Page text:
The hindgut ectoderm might be required simply because it is an essential substrate for the development of the HVM. To test whether it is also the source of essential signals, the formation of the HVM was examined in embryos with mutations in dpp, hh and wg, which are known to be expressed in the hindgut ectoderm during embryogenesis. Of these, only Wg is essential for the differentiation of the HVM. In embryos mutant for wg, bap expression is reduced and Twist expression fails to be enhanced in the HVM at stage 10. By stage 11, even fewer cells express Connectin and Twist. By mid stage 12, some embryos completely lack Connectin and Twist expression in the caudal mesoderm, while in other embryos only a few cells maintain their expression and these cells are unable to cover the whole of the hindgut ectoderm. The few remaining cells may eventually express Myosin, but this is difficult to assess because some syncitial somatic muscle cells appear to attach ectopically to the hindgut ectoderm in these embryos. In wg embryos, proctodeal cells fail to divide after gastrulation. Thus, the hindgut ectoderm is very small and this reduction in the size could indirectly cause the defects observed in the development of surrounding visceral mesoderm. To test this, the development of the HVM was compared in string (stg) embryos, where all cells fail to divide after the cellular blastoderm stage (cycle 13). As in wg embryos, a very small ectodermal hindgut develops, but many more visceral mesoderm cells maintain Connectin expression. These cells eventually envelop the whole of the ectodermal tube and differentiate to express Myosin. Thus, the defects in wg embryos cannot solely be explained by the reduced size of the hindgut ectoderm, suggesting that Wg signaling is required directly for the normal development of the HVM (Martin, 2001).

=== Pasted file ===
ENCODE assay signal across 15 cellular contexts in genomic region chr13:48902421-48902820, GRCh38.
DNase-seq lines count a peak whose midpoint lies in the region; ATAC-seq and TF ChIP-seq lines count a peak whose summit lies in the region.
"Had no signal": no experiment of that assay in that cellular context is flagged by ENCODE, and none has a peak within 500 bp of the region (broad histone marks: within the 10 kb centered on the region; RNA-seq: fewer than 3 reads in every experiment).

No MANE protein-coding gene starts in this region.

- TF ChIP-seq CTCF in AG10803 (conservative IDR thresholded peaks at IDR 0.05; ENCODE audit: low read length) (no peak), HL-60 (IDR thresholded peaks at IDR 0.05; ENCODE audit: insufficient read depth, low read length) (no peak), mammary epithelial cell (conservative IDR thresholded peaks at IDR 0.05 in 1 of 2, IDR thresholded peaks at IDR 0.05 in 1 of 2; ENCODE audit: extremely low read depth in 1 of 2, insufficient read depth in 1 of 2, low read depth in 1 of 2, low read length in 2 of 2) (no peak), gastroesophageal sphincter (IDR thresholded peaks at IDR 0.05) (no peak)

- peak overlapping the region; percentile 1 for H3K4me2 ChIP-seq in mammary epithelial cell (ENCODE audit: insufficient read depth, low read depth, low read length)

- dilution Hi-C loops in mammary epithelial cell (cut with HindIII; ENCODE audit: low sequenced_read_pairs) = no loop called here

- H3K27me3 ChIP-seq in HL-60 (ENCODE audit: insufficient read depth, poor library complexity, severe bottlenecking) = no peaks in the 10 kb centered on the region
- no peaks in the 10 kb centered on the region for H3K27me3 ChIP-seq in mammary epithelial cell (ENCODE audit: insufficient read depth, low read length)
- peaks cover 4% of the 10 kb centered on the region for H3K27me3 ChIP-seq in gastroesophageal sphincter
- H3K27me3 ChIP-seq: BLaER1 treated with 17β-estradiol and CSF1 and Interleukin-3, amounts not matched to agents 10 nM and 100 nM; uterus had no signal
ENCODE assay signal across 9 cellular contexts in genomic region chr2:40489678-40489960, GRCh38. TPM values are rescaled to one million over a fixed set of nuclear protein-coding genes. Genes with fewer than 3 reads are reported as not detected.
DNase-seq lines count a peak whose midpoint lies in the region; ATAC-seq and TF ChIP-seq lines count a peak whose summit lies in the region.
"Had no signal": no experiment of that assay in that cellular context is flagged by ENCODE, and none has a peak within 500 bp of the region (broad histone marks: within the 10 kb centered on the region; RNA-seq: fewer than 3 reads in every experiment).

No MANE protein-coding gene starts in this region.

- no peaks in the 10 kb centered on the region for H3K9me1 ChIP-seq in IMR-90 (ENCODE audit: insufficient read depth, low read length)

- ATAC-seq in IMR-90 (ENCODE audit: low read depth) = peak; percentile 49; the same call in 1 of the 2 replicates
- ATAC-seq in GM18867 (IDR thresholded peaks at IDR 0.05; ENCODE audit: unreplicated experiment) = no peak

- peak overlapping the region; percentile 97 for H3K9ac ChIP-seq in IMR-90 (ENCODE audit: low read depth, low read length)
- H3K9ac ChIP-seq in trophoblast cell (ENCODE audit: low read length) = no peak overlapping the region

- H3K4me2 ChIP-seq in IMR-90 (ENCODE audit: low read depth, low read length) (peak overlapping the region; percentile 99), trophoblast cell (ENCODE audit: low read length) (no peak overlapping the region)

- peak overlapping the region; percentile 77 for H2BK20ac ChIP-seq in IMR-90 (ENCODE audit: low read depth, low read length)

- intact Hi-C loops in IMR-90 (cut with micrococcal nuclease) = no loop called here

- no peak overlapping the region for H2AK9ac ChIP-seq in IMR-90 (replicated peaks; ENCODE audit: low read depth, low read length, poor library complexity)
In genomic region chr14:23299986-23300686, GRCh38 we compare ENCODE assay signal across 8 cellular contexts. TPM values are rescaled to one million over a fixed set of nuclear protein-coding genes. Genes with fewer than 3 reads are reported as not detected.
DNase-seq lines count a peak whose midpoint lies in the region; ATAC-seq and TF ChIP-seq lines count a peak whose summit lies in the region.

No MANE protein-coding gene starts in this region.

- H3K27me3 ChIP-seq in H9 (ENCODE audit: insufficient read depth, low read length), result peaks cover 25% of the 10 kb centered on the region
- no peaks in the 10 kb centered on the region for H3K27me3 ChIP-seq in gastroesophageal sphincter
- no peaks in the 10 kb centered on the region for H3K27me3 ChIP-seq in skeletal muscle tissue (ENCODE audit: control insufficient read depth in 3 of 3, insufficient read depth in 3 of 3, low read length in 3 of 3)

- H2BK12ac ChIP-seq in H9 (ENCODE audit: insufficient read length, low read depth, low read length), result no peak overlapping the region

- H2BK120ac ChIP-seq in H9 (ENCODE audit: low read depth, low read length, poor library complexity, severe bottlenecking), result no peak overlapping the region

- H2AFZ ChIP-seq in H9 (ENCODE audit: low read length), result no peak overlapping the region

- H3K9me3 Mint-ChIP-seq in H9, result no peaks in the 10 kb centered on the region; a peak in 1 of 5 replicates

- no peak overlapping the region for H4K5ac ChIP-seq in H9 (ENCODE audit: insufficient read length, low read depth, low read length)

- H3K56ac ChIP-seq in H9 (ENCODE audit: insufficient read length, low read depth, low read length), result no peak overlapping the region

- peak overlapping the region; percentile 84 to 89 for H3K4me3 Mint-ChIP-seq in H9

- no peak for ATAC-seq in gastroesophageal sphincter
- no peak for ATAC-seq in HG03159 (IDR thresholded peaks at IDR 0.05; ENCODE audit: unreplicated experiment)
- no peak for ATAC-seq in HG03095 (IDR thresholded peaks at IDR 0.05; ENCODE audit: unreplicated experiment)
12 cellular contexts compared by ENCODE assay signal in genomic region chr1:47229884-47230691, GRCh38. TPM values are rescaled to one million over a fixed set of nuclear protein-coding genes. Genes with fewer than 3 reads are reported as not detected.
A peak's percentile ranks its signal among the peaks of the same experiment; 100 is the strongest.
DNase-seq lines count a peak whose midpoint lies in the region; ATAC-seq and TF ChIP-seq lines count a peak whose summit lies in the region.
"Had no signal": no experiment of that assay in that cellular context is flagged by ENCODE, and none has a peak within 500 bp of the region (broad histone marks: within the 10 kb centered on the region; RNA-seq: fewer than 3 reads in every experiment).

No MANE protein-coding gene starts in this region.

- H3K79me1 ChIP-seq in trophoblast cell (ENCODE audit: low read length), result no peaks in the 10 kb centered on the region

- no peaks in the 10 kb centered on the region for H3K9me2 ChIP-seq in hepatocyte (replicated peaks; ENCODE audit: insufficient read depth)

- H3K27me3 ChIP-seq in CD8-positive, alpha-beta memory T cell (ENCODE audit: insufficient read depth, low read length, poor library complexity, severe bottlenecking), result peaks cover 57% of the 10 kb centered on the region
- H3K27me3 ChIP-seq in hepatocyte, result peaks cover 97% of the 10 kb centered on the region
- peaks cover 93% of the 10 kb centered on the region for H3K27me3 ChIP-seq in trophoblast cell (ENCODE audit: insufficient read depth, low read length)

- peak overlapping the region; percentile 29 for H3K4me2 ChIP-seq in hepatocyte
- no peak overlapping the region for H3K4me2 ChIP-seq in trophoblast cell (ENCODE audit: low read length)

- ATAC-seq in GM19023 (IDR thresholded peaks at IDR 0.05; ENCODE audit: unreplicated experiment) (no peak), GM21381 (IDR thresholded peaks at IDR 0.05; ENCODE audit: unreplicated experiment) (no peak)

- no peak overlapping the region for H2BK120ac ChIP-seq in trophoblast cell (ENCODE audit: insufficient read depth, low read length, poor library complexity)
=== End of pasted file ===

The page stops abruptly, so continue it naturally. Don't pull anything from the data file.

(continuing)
If Wg signals to the surrounding mesoderm and promotes the development of visceral mesoderm, then the Wg signaling pathway should be activated in the caudal mesoderm. Consequently, in wg embryos, the development of the HVM might be rescued if the Wg signaling pathway was activated autonomously throughout the mesoderm. One of the components needed to transduce the Wg/Wnt signaling pathway is Armadillo (Arm). A constitutively active form of arm (arm S10C) under the control of the UAS promoter and two mesodermal GAL4 drivers, twistGAL4 and 24BGAL4, were used to activate the Wg pathway in the mesoderm. twistGAL4 activates expression throughout the mesoderm from stage 6 onwards and is maintained in the HVM throughout embryogenesis. In contrast, 24BGAL4 drives weak and patchy expression at stage 9, which is reinforced by late stage 10, and spreads to most mesoderm cells, including those of the HVM. Expression of armS10C under the control of twistGAL4, but not 24BGAL4, partly rescues the development of the HVM in wg embryos as seen by an increase in the expression of Connectin at stage 12. One explanation for the difference between the two drivers is that expression of armS10C driven by 24BGAL4 is too late to rescue HVM development. However, twistGAL4 also drives transient and weak expression in the hindgut ectoderm, and it could be this expression that provides the rescuing effect (Martin, 2001).